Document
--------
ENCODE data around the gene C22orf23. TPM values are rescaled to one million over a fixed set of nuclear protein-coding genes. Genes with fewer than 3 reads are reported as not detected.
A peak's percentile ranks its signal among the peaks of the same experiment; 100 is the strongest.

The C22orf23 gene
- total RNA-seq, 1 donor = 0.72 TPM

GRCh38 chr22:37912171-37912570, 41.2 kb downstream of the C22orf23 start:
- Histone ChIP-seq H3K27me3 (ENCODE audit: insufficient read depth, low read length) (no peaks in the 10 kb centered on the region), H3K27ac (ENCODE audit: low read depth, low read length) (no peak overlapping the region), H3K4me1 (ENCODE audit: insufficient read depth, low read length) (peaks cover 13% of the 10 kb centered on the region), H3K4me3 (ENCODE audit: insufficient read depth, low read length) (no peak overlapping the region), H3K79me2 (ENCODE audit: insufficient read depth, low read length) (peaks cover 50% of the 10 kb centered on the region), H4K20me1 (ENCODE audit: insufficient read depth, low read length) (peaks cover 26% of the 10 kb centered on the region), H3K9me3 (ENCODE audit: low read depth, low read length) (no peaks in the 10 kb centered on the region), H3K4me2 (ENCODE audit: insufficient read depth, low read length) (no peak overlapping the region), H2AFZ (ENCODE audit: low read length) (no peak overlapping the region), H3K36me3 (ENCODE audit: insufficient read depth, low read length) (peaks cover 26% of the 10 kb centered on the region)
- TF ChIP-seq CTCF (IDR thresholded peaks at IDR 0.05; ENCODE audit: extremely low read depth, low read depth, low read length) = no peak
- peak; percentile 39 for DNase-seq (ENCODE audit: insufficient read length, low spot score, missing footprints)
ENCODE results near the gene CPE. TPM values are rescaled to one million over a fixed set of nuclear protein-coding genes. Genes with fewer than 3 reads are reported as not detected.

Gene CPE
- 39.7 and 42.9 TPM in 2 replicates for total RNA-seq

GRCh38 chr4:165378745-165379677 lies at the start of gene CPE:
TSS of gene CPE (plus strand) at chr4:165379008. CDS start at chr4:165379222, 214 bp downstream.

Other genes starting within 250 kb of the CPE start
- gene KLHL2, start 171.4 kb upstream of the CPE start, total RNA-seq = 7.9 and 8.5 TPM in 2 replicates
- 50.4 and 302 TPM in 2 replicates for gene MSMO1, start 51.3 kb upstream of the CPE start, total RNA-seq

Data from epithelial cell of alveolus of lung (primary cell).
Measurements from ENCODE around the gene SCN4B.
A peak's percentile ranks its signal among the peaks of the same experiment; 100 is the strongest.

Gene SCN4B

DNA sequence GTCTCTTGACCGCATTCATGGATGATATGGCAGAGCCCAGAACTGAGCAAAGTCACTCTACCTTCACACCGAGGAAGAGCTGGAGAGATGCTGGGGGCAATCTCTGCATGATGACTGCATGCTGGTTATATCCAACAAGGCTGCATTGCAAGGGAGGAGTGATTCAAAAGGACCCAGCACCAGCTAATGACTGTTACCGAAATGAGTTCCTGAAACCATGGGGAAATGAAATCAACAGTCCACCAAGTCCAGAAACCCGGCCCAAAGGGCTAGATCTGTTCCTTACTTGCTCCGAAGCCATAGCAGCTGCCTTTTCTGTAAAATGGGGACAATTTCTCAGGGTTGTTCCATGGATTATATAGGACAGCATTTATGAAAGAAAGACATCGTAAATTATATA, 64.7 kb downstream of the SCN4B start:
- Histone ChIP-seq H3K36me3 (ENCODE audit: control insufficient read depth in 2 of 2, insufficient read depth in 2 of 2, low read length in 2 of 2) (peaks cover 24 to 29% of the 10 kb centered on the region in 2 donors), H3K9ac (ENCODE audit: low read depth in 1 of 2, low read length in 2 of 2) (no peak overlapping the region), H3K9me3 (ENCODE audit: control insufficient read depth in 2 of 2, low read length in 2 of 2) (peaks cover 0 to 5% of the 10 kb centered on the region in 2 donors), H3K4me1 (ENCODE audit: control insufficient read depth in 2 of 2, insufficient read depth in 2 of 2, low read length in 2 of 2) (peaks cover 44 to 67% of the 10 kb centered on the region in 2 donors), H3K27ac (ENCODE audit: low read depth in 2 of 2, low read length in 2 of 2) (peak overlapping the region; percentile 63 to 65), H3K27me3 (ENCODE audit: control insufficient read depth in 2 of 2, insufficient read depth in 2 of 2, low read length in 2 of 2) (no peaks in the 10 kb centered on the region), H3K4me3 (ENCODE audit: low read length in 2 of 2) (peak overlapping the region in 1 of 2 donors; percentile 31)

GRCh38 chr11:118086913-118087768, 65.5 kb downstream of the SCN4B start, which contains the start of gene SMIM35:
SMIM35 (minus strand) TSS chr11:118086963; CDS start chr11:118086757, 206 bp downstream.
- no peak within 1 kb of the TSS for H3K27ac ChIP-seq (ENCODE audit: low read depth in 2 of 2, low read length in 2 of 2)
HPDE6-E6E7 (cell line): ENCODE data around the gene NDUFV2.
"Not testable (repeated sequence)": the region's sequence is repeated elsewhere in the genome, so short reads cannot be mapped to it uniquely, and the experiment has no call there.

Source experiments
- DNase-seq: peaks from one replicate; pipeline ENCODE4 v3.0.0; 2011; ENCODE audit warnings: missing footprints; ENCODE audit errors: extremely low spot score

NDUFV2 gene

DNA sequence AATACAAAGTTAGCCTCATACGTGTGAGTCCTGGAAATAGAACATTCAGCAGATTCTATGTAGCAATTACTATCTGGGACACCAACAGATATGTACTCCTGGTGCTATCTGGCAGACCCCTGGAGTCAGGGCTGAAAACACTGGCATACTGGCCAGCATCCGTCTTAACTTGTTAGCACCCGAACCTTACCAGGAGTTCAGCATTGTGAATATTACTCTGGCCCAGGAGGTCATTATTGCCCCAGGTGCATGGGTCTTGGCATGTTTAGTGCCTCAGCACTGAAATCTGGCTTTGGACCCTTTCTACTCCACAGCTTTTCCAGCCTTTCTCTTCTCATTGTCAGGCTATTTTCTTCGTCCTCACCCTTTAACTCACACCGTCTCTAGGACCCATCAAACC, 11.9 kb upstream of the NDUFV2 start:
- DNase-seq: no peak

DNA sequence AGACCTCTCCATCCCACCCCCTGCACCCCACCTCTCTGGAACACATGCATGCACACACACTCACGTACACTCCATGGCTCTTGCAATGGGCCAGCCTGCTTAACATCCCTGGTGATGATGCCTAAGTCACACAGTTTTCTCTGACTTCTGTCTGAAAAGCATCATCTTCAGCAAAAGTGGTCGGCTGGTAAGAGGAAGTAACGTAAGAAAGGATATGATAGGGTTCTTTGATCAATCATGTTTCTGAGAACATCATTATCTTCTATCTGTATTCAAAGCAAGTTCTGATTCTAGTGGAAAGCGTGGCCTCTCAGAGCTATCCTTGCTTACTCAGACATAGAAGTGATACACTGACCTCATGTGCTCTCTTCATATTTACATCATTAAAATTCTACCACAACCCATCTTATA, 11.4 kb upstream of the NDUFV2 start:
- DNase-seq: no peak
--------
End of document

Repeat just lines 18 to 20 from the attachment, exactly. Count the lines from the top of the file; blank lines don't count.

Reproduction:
Measurements from ENCODE around the gene SCN4B.
A peak's percentile ranks its signal among the peaks of the same experiment; 100 is the strongest.

Gene SCN4B